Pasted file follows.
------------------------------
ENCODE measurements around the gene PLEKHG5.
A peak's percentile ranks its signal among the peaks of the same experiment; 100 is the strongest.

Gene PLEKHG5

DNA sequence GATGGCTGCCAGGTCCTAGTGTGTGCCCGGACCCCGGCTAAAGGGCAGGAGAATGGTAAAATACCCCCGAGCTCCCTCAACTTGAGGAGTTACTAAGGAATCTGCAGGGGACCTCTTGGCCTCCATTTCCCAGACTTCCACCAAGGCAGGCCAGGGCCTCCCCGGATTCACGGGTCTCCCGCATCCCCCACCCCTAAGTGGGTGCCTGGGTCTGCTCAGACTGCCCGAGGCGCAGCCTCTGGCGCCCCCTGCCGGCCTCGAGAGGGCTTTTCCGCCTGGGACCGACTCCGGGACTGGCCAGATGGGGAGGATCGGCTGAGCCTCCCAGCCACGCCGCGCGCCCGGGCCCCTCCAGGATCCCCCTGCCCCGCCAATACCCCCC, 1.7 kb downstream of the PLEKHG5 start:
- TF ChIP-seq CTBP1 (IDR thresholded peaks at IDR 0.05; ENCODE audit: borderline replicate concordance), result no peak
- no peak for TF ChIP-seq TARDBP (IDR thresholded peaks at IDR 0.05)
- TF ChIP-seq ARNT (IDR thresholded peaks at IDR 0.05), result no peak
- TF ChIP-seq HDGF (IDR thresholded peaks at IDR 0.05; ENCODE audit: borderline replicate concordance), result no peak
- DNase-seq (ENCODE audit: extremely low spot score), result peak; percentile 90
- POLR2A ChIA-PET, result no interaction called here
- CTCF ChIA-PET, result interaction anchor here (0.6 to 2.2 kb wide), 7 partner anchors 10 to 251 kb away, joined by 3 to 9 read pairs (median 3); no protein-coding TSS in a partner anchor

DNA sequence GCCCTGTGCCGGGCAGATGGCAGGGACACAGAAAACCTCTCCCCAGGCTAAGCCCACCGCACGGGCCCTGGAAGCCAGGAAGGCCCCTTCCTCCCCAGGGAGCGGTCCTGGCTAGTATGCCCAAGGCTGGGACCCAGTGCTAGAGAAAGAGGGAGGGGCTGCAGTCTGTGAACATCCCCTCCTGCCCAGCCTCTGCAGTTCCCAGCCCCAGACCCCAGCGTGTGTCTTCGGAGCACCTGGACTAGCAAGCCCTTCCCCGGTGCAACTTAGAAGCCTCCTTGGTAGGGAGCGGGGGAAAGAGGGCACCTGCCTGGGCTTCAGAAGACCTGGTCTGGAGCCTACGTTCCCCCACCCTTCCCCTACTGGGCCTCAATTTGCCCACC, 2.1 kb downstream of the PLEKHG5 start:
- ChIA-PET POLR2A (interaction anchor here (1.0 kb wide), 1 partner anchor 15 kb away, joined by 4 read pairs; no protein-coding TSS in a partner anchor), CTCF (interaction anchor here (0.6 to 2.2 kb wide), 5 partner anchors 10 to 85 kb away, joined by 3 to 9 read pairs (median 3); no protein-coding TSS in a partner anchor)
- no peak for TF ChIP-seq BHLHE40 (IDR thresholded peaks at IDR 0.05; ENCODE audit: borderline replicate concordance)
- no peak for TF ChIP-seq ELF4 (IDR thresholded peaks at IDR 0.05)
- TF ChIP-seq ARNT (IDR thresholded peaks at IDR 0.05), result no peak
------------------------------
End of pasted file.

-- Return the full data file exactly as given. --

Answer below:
ENCODE measurements around the gene PLEKHG5.
A peak's percentile ranks its signal among the peaks of the same experiment; 100 is the strongest.

Gene PLEKHG5

DNA sequence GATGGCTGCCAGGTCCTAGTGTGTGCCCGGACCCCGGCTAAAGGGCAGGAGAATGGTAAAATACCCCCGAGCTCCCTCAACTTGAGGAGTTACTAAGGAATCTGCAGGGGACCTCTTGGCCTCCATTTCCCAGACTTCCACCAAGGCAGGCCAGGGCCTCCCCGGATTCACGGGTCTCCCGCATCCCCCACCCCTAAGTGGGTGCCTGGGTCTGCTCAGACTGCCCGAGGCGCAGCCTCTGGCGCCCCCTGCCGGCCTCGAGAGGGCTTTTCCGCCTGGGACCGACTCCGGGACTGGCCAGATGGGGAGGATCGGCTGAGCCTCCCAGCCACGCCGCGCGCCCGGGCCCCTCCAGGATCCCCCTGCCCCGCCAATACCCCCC, 1.7 kb downstream of the PLEKHG5 start:
- TF ChIP-seq CTBP1 (IDR thresholded peaks at IDR 0.05; ENCODE audit: borderline replicate concordance), result no peak
- no peak for TF ChIP-seq TARDBP (IDR thresholded peaks at IDR 0.05)
- TF ChIP-seq ARNT (IDR thresholded peaks at IDR 0.05), result no peak
- TF ChIP-seq HDGF (IDR thresholded peaks at IDR 0.05; ENCODE audit: borderline replicate concordance), result no peak
- DNase-seq (ENCODE audit: extremely low spot score), result peak; percentile 90
- POLR2A ChIA-PET, result no interaction called here
- CTCF ChIA-PET, result interaction anchor here (0.6 to 2.2 kb wide), 7 partner anchors 10 to 251 kb away, joined by 3 to 9 read pairs (median 3); no protein-coding TSS in a partner anchor

DNA sequence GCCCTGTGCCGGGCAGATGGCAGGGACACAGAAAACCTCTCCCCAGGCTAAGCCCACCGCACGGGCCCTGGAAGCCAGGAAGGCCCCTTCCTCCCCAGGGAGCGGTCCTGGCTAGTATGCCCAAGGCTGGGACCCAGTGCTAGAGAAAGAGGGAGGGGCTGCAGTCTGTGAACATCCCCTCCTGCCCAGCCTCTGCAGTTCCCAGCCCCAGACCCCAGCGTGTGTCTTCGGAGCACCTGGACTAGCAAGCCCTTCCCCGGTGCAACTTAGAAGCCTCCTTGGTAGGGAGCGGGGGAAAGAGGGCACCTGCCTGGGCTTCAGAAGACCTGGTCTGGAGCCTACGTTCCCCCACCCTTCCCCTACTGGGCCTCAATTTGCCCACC, 2.1 kb downstream of the PLEKHG5 start:
- ChIA-PET POLR2A (interaction anchor here (1.0 kb wide), 1 partner anchor 15 kb away, joined by 4 read pairs; no protein-coding TSS in a partner anchor), CTCF (interaction anchor here (0.6 to 2.2 kb wide), 5 partner anchors 10 to 85 kb away, joined by 3 to 9 read pairs (median 3); no protein-coding TSS in a partner anchor)
- no peak for TF ChIP-seq BHLHE40 (IDR thresholded peaks at IDR 0.05; ENCODE audit: borderline replicate concordance)
- no peak for TF ChIP-seq ELF4 (IDR thresholded peaks at IDR 0.05)
- TF ChIP-seq ARNT (IDR thresholded peaks at IDR 0.05), result no peak